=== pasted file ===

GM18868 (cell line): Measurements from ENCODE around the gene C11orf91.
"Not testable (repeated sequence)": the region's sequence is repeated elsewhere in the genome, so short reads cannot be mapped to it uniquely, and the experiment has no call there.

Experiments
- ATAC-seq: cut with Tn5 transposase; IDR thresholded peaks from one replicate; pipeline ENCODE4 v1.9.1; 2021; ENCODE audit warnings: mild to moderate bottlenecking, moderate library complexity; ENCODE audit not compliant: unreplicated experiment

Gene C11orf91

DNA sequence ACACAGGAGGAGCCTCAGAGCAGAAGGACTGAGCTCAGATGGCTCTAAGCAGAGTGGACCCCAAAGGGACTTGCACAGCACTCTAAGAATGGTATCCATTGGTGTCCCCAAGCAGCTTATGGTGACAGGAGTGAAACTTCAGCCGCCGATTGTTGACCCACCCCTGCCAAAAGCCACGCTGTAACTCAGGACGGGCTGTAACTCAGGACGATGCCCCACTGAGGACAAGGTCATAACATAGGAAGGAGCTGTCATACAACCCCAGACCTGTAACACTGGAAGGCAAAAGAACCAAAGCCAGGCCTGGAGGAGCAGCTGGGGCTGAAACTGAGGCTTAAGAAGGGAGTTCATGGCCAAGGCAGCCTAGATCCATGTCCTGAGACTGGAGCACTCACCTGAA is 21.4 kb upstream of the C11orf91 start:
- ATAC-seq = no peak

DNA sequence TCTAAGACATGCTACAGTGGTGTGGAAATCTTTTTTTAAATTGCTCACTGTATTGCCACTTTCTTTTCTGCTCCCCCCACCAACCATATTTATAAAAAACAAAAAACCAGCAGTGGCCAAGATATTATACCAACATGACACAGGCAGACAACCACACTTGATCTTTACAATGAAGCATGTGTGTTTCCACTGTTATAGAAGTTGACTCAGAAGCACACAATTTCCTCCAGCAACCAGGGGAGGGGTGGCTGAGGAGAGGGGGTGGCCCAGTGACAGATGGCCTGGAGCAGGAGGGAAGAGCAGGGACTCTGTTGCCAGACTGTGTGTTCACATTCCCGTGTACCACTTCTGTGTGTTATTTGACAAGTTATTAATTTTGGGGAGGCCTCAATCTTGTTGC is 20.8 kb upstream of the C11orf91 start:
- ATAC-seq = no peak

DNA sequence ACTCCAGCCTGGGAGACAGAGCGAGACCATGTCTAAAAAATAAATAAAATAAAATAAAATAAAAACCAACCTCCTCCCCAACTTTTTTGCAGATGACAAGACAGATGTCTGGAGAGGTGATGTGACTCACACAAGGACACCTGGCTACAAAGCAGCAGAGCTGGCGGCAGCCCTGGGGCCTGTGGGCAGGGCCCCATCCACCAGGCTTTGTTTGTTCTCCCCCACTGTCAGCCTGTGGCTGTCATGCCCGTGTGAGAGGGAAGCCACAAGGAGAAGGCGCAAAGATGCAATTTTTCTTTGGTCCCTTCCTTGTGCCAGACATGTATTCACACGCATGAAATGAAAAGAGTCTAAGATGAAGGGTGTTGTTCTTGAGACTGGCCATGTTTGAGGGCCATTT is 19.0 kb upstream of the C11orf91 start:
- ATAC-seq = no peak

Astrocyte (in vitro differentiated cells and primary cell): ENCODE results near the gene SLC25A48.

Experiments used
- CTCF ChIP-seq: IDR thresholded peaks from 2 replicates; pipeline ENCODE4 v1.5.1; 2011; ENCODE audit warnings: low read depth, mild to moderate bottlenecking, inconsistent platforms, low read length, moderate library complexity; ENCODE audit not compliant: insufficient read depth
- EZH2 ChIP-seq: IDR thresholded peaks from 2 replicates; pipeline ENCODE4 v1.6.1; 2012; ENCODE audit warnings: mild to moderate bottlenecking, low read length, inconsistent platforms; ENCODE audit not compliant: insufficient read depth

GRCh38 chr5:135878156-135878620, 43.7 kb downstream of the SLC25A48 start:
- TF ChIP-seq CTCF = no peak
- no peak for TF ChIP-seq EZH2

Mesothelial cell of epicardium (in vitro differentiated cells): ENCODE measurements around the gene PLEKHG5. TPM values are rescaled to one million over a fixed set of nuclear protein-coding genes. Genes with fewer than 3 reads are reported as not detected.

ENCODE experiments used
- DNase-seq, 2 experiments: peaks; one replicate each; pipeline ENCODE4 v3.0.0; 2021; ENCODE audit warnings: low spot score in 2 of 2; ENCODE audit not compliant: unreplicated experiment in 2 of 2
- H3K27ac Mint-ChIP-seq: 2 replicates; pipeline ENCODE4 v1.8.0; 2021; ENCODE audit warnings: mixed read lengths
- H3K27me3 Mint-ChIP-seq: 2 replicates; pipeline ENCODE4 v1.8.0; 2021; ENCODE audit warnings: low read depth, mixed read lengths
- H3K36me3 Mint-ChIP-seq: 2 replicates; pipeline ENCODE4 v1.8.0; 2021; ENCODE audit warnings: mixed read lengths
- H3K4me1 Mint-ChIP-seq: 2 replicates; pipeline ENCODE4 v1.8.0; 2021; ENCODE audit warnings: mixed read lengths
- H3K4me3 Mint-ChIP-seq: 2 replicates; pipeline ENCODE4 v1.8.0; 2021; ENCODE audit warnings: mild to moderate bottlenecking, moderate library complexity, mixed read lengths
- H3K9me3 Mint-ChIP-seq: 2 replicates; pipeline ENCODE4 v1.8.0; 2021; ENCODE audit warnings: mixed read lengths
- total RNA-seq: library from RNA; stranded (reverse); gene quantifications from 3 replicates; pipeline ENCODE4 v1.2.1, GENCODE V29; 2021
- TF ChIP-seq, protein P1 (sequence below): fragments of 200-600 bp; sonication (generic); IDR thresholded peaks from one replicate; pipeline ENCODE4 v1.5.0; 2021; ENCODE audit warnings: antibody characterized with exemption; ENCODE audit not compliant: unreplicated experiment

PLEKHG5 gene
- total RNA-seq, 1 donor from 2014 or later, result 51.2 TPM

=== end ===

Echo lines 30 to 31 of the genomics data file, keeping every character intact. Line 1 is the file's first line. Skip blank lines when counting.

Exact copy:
PLEKHG5 gene
- total RNA-seq, 1 donor from 2014 or later, result 51.2 TPM